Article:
Toil, tears and hardship - A look at the history of the North East's working class
PUBLISHED: 14:47 28 March 2011 | UPDATED: 19:06 20 February 2013
John Hannavy looks at the trials of working life in the North East at the turn of the 19th and 20th centuries
Malcolm Coxon writes in response to this article
Fourteen faces stare out at us from a postcard published in late February 1908 - Charles Applegarth, Edward Ashman, Charles Chivers, John Clarke, Robert Cowan, John Dixon, Thomas Errington, William Glendenning, James Madden, Thomas McNally, Henry Oswald, William Rollin, James Wake and Alfred Wood.
All of them died in the Glebe Colliery explosion in Washington at 9.30pm on the evening on Thursday, February 20th, 1908. At just 18 years of age, Thomas Agar Errington was the youngest of them all, and with his 13 colleagues, his death was commemorated on a postcard published to raise funds for the families of the deceased.
Four days short of a year later, at the West Stanley Colliery a few miles north west of Durham, 168 men lost their lives in an explosion of firedamp. Of the 204 men working underground at the time, only 36 made it back to the surface.
That was West Stanleys second major explosion - on April 19th 1882, 13 men had been killed when a faulty miners lamp ignited a pocket of coal dust mixed with the deadly gas.
Just two months earlier, at Trimdon neat Sedhefield, yet another deadly explosion, which killed 74 men, added to the price miners have paid to bring us coal.
That day, February 16th 1882, is remembered in the traditional song, The Trimdon Grange Explosion, made famous - to my generation at least - by Alan Prices poignant 1969 rendition.
In the early weeks of 1882, a young woman had been looking forward to her wedding to a miner who worked at the coalface in Trimdon Grange Colliery. The wedding had been planned for Saturday, February 25th, but instead of marrying her fianc she attended his funeral on the same day and in the same church. The history of the region has been peppered with such tragic stories ever since deep mining started 400 years ago.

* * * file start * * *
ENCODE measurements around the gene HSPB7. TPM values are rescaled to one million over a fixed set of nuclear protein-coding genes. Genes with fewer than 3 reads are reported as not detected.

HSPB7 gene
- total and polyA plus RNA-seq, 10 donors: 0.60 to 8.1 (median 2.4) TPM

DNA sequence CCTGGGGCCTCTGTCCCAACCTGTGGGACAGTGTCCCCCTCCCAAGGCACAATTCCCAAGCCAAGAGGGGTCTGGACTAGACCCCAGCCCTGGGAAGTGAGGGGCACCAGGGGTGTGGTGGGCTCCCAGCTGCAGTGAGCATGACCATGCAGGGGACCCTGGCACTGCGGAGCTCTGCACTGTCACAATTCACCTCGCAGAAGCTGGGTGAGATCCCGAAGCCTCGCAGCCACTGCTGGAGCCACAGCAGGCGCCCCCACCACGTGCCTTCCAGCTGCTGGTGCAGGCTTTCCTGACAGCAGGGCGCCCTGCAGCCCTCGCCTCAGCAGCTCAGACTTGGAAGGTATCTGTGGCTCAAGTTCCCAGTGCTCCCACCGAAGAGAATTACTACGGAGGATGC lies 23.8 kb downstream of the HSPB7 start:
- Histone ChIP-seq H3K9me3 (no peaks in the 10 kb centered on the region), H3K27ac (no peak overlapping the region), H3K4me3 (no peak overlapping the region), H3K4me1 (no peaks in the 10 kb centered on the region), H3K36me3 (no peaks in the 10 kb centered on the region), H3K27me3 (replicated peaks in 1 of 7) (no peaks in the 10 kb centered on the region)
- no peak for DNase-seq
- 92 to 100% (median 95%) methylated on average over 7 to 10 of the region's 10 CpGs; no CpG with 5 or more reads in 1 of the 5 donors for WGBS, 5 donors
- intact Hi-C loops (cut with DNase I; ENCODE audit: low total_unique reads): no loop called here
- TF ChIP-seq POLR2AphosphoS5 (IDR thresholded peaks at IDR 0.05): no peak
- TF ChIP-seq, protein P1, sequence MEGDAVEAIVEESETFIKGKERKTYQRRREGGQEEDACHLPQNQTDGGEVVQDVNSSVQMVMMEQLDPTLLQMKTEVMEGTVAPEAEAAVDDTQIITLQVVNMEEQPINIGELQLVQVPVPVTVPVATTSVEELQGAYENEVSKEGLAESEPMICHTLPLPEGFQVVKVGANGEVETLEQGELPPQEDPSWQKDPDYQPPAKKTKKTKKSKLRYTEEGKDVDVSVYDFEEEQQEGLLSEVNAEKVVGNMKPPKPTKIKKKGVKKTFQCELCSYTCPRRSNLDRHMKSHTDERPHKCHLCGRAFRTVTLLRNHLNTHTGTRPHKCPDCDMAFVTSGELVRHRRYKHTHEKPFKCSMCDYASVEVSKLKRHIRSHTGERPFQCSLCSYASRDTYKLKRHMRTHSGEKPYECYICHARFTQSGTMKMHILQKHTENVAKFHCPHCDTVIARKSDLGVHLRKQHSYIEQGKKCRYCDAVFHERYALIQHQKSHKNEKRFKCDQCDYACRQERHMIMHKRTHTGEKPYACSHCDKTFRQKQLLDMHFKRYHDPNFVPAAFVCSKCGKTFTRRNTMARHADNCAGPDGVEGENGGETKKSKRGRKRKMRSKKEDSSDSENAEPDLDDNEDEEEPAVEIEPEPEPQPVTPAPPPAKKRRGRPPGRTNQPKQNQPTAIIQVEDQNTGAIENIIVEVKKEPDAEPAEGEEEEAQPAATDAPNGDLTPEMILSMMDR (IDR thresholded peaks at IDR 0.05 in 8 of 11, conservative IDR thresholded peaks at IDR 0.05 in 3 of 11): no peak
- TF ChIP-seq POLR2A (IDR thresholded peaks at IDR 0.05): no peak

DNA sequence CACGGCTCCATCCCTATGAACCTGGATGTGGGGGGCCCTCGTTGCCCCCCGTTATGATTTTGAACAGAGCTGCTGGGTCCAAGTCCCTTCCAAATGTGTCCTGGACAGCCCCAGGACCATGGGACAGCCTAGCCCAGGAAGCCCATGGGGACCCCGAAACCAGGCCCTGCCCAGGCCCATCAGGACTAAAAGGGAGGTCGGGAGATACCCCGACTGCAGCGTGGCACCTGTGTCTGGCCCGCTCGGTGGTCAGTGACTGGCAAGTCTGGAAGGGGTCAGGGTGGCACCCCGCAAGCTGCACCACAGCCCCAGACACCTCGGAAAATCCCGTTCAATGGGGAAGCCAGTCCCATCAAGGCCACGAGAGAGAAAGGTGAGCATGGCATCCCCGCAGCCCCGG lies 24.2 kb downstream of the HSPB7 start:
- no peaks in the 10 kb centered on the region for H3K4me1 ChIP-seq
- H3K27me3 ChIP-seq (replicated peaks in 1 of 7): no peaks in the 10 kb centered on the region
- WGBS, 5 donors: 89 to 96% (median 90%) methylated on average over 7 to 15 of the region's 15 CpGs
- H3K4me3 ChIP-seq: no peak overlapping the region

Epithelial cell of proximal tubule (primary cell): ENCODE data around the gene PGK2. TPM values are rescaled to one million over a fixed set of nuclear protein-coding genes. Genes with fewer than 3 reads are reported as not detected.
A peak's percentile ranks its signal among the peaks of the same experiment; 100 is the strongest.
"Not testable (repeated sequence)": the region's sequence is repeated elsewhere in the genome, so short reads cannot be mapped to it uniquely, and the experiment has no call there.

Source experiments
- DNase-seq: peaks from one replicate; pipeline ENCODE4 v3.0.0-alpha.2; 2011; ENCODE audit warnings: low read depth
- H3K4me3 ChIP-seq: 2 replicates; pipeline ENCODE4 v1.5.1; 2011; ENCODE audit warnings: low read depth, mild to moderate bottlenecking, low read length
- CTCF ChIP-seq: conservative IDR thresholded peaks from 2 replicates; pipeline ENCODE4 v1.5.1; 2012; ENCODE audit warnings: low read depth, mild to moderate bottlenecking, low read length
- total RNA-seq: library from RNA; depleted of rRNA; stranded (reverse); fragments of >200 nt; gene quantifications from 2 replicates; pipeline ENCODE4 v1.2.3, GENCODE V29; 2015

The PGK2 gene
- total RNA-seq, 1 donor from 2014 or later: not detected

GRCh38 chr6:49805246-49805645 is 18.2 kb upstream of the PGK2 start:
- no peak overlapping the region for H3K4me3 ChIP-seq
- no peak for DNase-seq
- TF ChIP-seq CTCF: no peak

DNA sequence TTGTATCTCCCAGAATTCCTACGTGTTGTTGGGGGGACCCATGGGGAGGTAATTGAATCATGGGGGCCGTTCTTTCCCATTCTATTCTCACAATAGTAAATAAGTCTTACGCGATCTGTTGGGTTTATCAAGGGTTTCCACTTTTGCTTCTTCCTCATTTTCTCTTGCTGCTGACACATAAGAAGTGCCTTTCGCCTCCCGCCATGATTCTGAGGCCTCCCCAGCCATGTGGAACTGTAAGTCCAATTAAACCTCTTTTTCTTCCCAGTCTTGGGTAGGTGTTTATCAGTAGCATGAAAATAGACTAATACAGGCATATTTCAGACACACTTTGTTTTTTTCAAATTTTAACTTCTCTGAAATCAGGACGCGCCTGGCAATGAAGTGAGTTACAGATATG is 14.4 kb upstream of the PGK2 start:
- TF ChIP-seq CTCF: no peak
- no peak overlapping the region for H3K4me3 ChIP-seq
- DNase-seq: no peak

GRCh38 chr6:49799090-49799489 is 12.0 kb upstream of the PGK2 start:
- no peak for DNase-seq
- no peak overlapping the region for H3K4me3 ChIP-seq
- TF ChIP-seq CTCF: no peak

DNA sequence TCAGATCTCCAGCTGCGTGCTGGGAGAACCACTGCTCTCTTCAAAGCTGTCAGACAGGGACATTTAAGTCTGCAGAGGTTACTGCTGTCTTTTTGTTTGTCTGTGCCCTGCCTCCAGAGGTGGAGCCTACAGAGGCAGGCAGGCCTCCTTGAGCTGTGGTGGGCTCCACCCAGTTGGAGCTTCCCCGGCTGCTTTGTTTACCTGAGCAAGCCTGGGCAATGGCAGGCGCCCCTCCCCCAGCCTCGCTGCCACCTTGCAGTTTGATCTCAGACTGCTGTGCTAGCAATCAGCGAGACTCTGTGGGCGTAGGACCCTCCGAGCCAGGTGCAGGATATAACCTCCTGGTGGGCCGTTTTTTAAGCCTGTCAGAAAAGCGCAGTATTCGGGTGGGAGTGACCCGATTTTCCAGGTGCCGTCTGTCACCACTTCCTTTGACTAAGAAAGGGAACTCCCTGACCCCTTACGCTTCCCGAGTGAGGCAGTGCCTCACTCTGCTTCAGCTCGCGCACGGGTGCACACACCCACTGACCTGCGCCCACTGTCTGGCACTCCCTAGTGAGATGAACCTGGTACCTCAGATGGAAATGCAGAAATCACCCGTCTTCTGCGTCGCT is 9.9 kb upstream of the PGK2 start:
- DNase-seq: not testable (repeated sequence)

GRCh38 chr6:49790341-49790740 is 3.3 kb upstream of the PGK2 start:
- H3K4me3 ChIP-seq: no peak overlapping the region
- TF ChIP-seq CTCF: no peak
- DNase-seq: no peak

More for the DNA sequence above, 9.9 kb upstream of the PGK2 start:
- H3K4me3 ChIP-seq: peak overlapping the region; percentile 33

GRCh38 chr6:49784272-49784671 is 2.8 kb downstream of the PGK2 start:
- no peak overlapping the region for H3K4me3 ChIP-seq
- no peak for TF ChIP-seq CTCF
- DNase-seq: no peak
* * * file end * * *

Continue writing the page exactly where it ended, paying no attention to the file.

Writing in his book A Tour Thro the Whole ISLAND of GREAT BRITAIN in the late 1720s, Daniel Defoe, of Robinson Crusoe fame, gave a graphic account of one disaster which took place in 1727.
Here we had an account of a melancholy accident he wrote, and in itself strange also, which happened in or near Lumley Park, not long before we passd through the town. A new coal pit being dug, the workmen workt on in the vein of coals till they came to a cavity, which, as was supposed, had formerly been dug from some other pit; but be it what it will, as soon as upon the breaking into the hollow part, the pent up air got vent, it blew up like a mine of a thousand barrels of powder, and getting vent at the shaft of the pit, burst out with such a terrible noise, as made the very earth tremble for some miles round, and terrifyd the whole country.
There were near three-score poor people lost their lives in the pit, and one or two, as we were told, who were at the bottom of the shaft, were blown quite out, though sixty fathoms deep, and were found dead upon the ground.
Lumley Colliery was about five miles north-east of Durham, and between 1727 and 1827, more than 150 men lost their lives at that one pit.